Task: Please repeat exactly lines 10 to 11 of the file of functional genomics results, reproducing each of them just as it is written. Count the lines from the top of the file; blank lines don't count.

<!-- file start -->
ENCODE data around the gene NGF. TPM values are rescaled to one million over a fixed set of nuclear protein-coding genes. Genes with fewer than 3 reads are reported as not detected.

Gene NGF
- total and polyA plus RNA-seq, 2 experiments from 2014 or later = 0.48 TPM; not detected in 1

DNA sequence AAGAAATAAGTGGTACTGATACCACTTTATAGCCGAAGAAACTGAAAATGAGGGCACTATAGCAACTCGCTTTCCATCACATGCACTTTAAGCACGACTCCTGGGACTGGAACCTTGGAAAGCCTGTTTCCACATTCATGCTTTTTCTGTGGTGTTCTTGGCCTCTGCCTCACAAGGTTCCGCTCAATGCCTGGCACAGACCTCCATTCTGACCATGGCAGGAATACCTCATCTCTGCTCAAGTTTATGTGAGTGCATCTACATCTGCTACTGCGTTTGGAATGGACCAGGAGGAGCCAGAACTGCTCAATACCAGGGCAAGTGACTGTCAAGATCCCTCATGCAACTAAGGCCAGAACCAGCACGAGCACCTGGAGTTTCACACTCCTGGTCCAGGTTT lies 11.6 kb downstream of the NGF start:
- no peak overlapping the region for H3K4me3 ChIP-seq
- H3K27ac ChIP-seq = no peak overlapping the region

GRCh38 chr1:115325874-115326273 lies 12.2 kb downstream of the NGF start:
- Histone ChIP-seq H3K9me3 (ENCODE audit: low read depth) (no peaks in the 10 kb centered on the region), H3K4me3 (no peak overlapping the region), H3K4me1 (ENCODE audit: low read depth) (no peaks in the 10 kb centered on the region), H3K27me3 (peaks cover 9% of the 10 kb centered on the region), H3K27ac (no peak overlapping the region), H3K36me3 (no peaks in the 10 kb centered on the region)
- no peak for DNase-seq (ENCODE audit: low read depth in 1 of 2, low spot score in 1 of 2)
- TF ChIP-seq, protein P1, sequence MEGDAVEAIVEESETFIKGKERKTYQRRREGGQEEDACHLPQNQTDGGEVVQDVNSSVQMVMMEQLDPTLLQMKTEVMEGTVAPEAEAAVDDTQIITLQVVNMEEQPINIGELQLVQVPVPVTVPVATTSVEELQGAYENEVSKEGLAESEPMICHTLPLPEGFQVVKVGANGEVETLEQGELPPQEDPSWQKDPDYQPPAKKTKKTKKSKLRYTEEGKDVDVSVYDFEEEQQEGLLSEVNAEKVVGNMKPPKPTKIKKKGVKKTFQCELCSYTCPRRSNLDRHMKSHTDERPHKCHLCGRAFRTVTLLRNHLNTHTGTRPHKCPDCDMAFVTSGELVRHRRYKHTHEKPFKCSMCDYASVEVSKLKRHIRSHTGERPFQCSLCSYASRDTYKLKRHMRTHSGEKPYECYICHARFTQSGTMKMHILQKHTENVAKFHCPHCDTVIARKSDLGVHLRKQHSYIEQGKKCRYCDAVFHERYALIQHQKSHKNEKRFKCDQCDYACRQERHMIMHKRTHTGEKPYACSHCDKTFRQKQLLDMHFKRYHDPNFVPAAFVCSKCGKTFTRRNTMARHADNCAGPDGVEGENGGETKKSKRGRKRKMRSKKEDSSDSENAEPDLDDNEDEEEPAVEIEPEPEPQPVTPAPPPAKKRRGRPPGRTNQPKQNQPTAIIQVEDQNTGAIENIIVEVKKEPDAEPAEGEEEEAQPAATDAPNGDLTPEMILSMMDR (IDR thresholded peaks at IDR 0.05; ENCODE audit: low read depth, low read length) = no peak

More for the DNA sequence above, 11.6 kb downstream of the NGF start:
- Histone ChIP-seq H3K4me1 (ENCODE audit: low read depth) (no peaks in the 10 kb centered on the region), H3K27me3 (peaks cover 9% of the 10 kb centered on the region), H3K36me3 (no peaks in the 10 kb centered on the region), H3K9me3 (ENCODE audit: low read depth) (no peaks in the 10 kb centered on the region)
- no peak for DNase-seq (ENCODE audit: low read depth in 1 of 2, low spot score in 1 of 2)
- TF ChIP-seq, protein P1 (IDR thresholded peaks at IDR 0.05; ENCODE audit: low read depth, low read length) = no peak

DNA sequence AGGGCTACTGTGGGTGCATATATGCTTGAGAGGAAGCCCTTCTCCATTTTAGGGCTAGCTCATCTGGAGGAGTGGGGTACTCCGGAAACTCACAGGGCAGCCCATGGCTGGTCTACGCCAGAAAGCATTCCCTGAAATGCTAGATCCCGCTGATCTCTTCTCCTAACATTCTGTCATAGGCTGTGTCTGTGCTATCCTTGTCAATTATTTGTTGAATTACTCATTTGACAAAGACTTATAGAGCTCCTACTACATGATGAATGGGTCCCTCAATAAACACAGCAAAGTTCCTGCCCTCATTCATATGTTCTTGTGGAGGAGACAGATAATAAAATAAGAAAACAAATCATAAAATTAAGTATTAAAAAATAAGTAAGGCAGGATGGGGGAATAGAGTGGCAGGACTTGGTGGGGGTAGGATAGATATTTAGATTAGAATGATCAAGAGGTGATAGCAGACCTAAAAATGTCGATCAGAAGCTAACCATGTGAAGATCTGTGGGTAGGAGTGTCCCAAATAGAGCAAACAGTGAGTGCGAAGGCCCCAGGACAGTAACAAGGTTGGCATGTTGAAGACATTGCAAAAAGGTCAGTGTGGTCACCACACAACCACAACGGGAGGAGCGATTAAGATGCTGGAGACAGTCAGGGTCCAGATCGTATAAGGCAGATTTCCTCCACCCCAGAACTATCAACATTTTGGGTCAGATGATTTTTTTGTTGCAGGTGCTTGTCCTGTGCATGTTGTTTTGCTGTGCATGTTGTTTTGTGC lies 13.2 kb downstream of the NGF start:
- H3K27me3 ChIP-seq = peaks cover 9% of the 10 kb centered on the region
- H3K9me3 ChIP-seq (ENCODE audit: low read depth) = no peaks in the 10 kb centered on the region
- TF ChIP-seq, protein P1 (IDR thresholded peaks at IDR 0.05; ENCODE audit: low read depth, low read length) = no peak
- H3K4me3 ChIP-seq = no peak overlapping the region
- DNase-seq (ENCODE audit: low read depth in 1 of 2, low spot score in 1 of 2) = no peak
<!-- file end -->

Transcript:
- TF ChIP-seq, protein P1, sequence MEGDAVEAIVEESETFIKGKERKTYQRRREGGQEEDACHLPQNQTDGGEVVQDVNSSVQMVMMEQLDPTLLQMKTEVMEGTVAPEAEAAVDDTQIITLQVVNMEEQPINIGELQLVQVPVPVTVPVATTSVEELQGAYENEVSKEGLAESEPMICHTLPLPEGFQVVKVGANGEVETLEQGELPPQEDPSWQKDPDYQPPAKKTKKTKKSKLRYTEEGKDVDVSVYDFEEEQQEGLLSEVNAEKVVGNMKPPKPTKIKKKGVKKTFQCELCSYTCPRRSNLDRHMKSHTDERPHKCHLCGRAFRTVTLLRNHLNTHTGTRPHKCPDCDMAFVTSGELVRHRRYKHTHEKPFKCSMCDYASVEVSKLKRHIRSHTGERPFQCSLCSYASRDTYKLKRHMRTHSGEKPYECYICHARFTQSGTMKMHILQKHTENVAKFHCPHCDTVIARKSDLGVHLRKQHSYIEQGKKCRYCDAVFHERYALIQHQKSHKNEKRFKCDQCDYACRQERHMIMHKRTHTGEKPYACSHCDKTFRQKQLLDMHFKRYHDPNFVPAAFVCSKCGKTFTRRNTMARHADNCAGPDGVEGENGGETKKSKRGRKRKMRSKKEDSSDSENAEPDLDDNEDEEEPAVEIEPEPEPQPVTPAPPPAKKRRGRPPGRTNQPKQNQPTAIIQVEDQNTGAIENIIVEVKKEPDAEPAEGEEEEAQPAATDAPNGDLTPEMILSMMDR (IDR thresholded peaks at IDR 0.05; ENCODE audit: low read depth, low read length) = no peak

More for the DNA sequence above, 11.6 kb downstream of the NGF start: